By Mary Chase
So, how much pain is too much pain? I think the evolution of becoming more self aware about what is happening with our bodies, as well as living in one of the healthiest counties in the United States, is
wonderful. However, do you ever wonder how much pain is too much pain? Here are a couple of factors to consider.
You will have lactic acid build up and pain usually associated with using different muscles or doing a new exercise. The intensity of the discomfort, lets call it, will usually increase two days after the exercise, and then decrease. This is normal. I may be a masochist, because I love that “pain.” I know for sure that I worked that specific area, because I am acutely aware of those muscles; doesn’t that sound so much better than being aware of my pain?
Lactic acid pain is best solved by WATER. Water, water, water. Think of water as lubricant for your muscles. If they are sore you are lubricating them so that they can work better, especially after an intense workout. There is a reason one of my favorite tag lines is, "Surprise your muscles." This may be the type of pain that it hurts to squat down to get something out of the cabinet or reach overhead to pull something off the shelf. But that is because your muscles are fatigued and surprised at the exercise that you did.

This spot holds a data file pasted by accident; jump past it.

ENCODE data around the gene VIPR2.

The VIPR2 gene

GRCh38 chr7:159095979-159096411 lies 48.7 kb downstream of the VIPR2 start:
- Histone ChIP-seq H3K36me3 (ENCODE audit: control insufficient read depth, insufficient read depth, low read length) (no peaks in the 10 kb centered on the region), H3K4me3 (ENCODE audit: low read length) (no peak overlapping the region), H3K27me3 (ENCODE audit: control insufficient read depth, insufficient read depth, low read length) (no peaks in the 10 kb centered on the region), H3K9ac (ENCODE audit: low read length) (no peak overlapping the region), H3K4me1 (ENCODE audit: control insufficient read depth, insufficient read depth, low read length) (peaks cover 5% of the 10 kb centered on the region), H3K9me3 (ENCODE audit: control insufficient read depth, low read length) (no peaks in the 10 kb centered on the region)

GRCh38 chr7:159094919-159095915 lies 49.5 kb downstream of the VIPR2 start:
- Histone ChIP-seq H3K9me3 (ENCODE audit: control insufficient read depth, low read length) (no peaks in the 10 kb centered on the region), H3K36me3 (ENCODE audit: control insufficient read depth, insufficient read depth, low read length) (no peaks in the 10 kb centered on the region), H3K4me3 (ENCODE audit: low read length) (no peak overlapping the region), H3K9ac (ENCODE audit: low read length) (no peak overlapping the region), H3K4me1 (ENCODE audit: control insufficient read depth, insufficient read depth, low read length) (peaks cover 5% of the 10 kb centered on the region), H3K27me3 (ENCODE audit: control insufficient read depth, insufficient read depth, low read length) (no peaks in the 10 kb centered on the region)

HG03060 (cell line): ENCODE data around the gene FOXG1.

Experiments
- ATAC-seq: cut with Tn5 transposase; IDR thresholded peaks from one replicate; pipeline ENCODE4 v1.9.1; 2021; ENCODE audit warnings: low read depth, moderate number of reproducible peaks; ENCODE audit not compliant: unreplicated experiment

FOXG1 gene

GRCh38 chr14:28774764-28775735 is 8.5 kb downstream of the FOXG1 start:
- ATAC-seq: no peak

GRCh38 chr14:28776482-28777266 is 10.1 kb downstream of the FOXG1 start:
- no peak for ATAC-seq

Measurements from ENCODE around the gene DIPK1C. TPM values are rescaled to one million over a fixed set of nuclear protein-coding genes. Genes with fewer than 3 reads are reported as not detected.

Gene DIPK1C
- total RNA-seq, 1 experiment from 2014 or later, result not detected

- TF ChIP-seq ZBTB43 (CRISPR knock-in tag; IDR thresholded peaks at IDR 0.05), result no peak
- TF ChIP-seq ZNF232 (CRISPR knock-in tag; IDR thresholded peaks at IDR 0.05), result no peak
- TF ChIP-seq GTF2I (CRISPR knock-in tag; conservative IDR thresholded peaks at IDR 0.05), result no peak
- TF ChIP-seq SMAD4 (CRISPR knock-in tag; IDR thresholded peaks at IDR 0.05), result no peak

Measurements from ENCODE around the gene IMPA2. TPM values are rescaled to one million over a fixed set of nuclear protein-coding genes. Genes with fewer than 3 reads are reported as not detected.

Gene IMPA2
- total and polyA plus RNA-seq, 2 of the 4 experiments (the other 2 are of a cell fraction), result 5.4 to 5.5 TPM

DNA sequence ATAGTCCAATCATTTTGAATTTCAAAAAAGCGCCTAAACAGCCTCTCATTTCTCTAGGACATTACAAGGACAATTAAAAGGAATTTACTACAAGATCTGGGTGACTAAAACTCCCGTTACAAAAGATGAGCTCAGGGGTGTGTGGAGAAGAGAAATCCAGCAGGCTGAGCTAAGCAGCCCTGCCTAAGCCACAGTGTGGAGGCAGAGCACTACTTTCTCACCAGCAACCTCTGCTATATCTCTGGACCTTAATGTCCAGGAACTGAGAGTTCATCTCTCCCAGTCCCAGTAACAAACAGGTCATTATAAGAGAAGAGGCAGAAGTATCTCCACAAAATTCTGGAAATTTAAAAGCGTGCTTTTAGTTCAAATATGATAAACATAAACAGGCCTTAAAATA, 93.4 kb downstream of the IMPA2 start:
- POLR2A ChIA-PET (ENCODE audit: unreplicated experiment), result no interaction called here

If you keep surprising them with new and challenging exercises you will continue to not only see physical results of your hard work, but you will beat the hardest part, in my opinion of the exercise journey, the maintenance stage. This is the stage where you have achieved your fitness goal (i.e. weight, body mass index, etc.) but are working at maintaining your happily achieved goal through diet and exercise.
Now what is too much pain? How about if you can’t bear any weight on a muscle or bone pain, or can’t walk; that is too much pain. That is pain that probably is indicative of a break, tear, or sprain that requires medical attention. We have a wonderful physical therapy and medical practice here in town when the pain is in that category. Usually addressing the pain sooner rather than later can help alleviate further and more severe problems down the road. So get out there, exercise hard, make it count, and know your pain.